You can't really make the statement that all steel frames are soft, etc. - in the steel frame case, there are alot of frames which have pencil-thin chainstays, and they tend to be a bit flexy for larger riders - however, there are also some with beefier stays, which are as stiff (or stiffer) than anything else out there...
|Metal matrix failures||Brian N|
May 14, 2001 8:58 PM
|I'm in a slightly interesting position to answer the question about the frame durability. two falls ago I TA'd a failure analysis class in which I had the students study failed bicycle parts (made my grading infinitely more interesting!!!) that people submitted to me for a free analysis. One of the people gave me a old S-works road frame of the metal matrix composite material. The frame was broken in a head on collision in which the oncoming driver made a left turn without looking (have we all had this happen at one point or another???). The combined speed was approx 35 mph. Naturally, the frame broke like most would. What was interesting was that instead of bending and breaking in one or two joints, the frame shattered almost like glass at almost all the major tubing intersections. Upon microscopic examination, it was found that the cracking followed the ceramic particles in the tubing at the weld/tube interfaces. You see, the weld was a standard aluminum alloy filler metal (without ceramic particles) so that there was a steep difference in properties (i.e. strength) at the tube/weld junction. This is where the frame cracked, and the crack followed the interfaces between the ceramic and aluminum. Another twist: I had a very similar accident at similar speeds on my old Allez Comp (the lugged steel version). My bike came through with the slightest crimp (no aligment problems) in the downtube at the "z" in specialized. I weigh 190 lbs too, which is more than the other rider. That two very similar bikes (besides frame materials) went through the same accident with drastically different results is intriguing in the least. I want to state that these results mean nothing statistically (i.e. both could have been a fluke), but the metallurgical examination of the broken M2 bike doesn't lie. Their increased stiffness/strength DOES come at a price. However, under normal riding conditions (i.e. not getting hit by cars!) their benefits most likely outweigh their detractions! They do make some very light bikes, I would just be aware of their toughness. |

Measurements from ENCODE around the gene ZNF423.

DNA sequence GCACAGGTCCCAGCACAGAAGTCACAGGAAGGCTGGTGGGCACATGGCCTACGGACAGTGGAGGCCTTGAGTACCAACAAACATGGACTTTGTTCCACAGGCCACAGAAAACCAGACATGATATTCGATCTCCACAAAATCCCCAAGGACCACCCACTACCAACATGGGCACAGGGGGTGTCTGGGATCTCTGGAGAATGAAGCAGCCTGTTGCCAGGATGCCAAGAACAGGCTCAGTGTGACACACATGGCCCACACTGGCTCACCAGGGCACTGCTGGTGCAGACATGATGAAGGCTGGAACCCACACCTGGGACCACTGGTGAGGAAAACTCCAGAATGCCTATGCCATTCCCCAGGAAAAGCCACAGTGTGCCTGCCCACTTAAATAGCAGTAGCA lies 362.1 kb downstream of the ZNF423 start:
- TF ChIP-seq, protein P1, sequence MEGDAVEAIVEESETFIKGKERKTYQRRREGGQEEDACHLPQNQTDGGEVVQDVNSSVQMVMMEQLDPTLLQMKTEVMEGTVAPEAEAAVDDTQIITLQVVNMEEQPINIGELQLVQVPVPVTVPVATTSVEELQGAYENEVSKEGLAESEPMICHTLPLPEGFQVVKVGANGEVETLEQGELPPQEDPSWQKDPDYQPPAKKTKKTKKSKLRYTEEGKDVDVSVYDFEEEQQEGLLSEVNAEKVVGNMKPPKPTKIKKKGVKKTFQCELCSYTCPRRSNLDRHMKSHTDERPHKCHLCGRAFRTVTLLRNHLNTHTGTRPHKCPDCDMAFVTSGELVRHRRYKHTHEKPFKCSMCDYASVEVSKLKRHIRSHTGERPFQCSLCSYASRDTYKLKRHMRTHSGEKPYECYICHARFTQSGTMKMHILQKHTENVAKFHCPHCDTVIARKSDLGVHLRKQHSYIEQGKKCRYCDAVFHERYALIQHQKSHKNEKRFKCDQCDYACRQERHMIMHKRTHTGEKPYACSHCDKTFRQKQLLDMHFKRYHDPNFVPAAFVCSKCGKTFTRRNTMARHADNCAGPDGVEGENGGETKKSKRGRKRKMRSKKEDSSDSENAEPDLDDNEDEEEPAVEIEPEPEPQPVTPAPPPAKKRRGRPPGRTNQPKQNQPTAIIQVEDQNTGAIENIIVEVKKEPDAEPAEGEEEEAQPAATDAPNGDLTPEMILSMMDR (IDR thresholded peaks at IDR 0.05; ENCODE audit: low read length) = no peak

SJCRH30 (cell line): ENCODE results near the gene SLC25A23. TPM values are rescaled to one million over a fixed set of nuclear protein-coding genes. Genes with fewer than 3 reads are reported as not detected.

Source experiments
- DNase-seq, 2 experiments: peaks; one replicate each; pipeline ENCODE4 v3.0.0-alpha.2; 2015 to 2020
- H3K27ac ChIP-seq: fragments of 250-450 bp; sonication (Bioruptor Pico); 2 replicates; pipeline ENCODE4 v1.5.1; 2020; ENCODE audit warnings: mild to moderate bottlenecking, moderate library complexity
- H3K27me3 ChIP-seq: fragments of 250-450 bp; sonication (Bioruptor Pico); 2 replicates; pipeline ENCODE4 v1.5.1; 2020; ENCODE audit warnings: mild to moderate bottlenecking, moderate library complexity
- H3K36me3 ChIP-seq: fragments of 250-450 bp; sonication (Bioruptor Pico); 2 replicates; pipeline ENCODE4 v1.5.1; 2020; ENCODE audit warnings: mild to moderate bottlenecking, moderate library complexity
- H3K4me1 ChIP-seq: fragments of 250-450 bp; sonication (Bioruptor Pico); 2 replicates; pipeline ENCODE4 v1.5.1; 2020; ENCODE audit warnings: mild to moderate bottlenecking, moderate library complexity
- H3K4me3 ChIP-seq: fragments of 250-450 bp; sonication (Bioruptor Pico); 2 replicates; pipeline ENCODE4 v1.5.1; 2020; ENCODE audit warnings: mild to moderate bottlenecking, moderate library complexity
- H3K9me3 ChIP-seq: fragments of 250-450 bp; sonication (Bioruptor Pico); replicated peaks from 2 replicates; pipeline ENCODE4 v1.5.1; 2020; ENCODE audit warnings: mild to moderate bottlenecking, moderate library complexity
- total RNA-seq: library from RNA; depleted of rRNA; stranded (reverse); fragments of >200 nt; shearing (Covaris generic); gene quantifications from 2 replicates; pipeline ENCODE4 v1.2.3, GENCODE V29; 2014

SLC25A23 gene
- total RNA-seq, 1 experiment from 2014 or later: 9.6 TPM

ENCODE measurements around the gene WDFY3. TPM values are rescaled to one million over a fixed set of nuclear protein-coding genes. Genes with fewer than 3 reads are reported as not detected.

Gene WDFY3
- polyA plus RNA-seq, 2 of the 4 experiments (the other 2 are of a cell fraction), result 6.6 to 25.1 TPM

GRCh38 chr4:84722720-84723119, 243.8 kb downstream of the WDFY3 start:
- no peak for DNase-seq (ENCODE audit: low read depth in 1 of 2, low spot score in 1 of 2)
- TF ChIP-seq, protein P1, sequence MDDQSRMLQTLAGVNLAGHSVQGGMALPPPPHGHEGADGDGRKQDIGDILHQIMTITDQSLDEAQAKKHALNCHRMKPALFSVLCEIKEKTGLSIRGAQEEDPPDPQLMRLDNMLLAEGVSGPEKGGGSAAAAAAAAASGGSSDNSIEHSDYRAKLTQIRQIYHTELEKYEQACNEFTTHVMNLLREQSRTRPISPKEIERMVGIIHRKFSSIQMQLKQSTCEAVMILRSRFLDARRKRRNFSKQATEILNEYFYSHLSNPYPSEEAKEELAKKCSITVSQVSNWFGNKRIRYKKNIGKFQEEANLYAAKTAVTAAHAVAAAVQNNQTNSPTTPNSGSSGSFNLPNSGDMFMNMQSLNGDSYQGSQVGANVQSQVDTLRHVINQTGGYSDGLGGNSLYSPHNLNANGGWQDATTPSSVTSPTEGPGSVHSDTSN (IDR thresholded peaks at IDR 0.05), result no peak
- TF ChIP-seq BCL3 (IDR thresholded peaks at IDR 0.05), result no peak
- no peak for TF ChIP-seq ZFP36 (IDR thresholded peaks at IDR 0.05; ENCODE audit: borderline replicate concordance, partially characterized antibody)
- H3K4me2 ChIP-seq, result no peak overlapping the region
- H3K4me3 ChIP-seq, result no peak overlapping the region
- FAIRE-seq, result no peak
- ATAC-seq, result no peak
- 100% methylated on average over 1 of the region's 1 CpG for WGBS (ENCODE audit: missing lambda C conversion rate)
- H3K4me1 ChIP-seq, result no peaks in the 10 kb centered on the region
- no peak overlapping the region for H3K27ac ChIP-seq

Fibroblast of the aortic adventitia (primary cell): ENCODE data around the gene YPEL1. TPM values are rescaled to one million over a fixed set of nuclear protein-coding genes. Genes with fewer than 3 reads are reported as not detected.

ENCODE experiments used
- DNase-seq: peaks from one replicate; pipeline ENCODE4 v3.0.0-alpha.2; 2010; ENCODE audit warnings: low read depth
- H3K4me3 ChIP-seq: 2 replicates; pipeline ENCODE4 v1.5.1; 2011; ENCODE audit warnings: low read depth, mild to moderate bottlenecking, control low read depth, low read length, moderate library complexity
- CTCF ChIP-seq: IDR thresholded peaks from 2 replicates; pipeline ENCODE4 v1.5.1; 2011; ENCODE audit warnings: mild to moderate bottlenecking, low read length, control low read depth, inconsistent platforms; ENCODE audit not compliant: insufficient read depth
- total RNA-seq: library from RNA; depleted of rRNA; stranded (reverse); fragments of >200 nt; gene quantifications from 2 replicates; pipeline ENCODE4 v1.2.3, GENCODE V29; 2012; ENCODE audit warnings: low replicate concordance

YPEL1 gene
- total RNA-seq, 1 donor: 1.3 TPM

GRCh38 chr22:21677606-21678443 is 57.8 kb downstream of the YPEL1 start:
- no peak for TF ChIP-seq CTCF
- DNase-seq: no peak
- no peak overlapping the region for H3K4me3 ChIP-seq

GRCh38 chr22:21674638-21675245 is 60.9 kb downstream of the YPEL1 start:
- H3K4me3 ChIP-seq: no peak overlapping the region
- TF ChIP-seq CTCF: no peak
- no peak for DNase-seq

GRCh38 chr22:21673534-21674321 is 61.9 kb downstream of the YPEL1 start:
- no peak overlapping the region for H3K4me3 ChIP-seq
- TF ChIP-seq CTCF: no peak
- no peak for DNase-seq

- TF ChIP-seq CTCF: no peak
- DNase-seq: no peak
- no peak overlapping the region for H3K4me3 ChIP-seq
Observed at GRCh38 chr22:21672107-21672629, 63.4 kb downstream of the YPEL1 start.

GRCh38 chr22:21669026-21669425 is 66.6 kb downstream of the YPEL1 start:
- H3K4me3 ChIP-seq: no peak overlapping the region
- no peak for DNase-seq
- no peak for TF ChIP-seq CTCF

|I busted one||mike mcmahon|
May 14, 2001 9:30 PM
|In '96, I bought a metal matrix mountain bike frame from Griffen. Four months later it snapped in two at where the top tube and down tube meet the head tube. I was just bottoming out on a hill I rode on a regular basis: no abuse or anything out of the ordinary. I weigh about 180 (probably closer to 175 at the time). The good news is that Griffen replaced it with a newer version of the same frame that has held up nicely. It is light and rides well; although I have a harder time distinguishing frame material riding characteristics on mtbs. Also, I don't know the material differences between the Specialized and the Griffen. Just my MM story.|| |